This morning I went, perhaps for the last time, to my local Starbucks
"I'm sorry," said the barista, "but we aren't carrying the Valencia orange cakes anymore. Would you like something else instead?"
Um, for me, you don't have "something else."
See, I recently found out that I have celiac disease. It's a lifelong inability to properly digest gluten -- a gluey protein found in wheat and barley and a few other grains. This was once thought to be an extremely rare condition, but recent studies have shown that it's quite common -- but many of those affected don't (yet) know it. And left untreated, it can cause all sorts of nasty health problems.
At the moment, there's only one treatment: Don't eat gluten. No bread, no cookies, no oatmeal, no cereal, no soy sauce, no beer, no to all sorts of things that you probably enjoy every day without realizing that there are gluten molecules floating around in them. Things that I enjoyed, too, until recently. Though right now, after a few weeks on this diet, I'm enjoying something else -- the best health I've had in my adult life, by a long shot. It really is amazing.
But I digress -- this is, after all, an article about Starbucks.
What does Starbucks have to do with this?
Earlier this year, responding to the increasing number of people who are being diagnosed with this thing, Starbucks introduced a tasty gluten-free treat -- the Valencia orange cake. It was magical -- and the celiac community reacted with delight. Why magical? Because it had just a short list of natural ingredients, it wasn't overly expensive, and -- unlike most gluten-free pastries, which tend to taste somewhat like pastry-flavored sawdust -- it was delicious. It had the texture of actual cake. As we celiacs say, it was something we would have eaten anyway. What a treat!
But now I can't get it. Apparently it has a short shelf life, and although it supposedly freezes well, most Starbucks stores don't have freezers, which meant a lot of dumped inventory and not a lot of profit.
But this is much bigger than my missing a little cake I didn't really need to be eating anyway. I think this gluten-free thing is on the verge of becoming really big business. And it looks to me as if Starbucks is jumping off a new trend just as it's picking up steam, and that seems like a really bad move.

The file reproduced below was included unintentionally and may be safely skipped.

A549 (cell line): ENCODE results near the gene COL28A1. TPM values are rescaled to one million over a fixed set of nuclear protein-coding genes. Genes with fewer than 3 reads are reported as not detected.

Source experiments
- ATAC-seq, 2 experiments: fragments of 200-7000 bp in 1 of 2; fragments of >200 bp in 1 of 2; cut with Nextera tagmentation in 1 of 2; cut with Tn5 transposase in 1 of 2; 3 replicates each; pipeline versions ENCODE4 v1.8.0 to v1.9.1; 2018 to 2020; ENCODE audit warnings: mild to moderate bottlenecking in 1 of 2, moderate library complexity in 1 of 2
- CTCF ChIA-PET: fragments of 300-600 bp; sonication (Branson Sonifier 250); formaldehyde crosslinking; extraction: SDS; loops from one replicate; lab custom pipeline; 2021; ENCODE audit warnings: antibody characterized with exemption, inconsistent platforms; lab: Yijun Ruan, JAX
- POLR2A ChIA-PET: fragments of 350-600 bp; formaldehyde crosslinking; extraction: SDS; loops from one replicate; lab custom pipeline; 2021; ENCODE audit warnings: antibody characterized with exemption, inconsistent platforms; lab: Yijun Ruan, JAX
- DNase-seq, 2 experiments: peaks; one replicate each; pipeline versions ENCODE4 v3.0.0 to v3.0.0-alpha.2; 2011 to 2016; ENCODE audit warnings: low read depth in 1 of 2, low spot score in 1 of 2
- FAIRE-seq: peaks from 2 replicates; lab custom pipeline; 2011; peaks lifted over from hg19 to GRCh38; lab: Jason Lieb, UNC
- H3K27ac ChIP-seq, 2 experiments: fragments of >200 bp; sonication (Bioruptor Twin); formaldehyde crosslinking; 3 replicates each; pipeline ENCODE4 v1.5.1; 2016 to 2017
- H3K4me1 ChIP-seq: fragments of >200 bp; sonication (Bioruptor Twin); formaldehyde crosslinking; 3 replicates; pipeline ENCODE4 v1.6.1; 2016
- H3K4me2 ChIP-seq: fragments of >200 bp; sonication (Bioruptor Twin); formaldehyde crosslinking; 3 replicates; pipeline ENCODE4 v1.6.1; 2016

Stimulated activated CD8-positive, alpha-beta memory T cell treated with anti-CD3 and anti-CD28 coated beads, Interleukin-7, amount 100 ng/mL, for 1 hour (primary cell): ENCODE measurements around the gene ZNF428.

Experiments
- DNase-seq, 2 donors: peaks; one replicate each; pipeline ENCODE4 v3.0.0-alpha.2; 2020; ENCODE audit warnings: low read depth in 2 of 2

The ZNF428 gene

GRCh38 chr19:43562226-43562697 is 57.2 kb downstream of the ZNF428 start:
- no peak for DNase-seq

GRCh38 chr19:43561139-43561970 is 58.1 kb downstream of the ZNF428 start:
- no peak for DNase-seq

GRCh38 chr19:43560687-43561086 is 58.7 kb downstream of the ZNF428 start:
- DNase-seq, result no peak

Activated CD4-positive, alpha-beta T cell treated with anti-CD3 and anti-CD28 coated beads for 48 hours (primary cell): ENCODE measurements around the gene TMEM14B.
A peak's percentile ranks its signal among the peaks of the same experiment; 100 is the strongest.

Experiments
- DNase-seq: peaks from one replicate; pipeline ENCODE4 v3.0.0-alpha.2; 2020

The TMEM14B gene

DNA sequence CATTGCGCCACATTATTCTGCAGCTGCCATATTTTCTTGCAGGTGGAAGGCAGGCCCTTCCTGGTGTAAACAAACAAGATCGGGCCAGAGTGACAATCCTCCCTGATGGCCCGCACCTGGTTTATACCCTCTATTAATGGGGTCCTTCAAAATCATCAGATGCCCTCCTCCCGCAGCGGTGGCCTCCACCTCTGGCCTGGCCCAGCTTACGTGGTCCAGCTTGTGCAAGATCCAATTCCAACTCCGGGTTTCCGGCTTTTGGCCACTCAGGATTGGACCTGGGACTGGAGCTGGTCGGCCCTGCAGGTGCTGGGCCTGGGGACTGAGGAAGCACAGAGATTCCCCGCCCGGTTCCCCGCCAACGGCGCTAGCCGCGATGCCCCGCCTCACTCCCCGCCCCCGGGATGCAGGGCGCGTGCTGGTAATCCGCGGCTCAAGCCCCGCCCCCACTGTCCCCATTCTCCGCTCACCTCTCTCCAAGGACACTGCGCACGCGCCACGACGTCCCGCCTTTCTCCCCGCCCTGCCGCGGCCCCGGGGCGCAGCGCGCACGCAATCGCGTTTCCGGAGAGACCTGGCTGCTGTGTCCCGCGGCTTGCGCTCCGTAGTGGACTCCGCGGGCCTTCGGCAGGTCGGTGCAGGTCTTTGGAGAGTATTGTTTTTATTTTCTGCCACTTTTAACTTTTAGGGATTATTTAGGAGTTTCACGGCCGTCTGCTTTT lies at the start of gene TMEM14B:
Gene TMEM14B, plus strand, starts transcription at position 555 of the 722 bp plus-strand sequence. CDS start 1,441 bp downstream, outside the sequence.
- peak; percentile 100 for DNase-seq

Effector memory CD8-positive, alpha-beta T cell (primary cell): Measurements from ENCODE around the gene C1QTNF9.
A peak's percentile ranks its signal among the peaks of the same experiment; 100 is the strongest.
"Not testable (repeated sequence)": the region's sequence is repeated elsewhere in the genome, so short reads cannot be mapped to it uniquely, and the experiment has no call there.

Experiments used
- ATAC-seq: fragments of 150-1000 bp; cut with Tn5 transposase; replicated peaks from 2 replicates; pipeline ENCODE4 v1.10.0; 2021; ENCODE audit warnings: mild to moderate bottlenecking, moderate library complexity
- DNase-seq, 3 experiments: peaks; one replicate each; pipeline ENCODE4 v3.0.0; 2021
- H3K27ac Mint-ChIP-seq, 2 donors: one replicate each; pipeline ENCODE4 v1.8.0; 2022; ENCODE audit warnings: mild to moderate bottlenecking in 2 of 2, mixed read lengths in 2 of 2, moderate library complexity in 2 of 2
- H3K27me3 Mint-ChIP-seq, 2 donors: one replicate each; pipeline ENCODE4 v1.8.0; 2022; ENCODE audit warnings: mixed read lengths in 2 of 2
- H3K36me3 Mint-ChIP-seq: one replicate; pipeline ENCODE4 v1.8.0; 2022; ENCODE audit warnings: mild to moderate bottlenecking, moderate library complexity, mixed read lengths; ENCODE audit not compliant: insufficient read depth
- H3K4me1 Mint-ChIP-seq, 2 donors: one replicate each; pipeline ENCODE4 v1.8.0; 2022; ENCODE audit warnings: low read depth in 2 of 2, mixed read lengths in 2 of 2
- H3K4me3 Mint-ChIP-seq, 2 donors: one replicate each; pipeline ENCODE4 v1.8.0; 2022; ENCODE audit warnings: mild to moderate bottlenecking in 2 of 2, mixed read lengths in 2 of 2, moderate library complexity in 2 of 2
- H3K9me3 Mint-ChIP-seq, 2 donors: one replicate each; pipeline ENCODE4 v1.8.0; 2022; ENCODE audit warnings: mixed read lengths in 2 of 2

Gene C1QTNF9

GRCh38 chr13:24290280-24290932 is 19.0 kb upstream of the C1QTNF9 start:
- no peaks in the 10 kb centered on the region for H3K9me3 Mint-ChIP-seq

Why "gluten-free" is about to become big business
As I mentioned, celiac disease was long thought to be very rare, but research done in the past few years has determined that more than 2 million Americans have it. It can be the root cause of many disorders, ranging from various autoimmune diseases and gastrointestinal cancers to depression and, recent case studies suggest, autism.
Many more folks may have some level of allergy or sensitivity to gluten. Most don't even know it. But there are some new, inexpensive tests available, and awareness is spreading quickly, so many will be finding out in coming years.
Do you sense a huge business opportunity there? A lot of big companies do. Until relatively recently, gluten-free food was the province of a few small companies that were cross-marketing to other markets -- natural foodies and those allergic to things like soy and eggs. For a while, it was hard to find outside upscale grocery stores like Whole Foods
But now, some heavy hitters are jumping in. General Mills
On the other side of the equation, Shire
All of those companies -- and many others -- are in a great position to profit from the coming explosion of interest in gluten-free and therapeutic options.
But apparently, not Starbucks.
- 439,000 More Reasons for Starbucks To Worry
- Where Are Your K-Cups, Starbucks?
- Starbucks Plays the Name Game
Fool contributor John Rosevear thought Redbridge was OK, but so far his favorite gluten-free brew is New Grist, a microbrew from Milwaukee. He has no position in any of the companies mentioned. Whole Foods and Starbucks are Motley Fool Stock Advisor picks. The Fool owns shares of Starbucks, which is also an Inside Value selection. Try any of our Foolish newsletter services free for 30 days. The Motley Fool has a disclosure policy.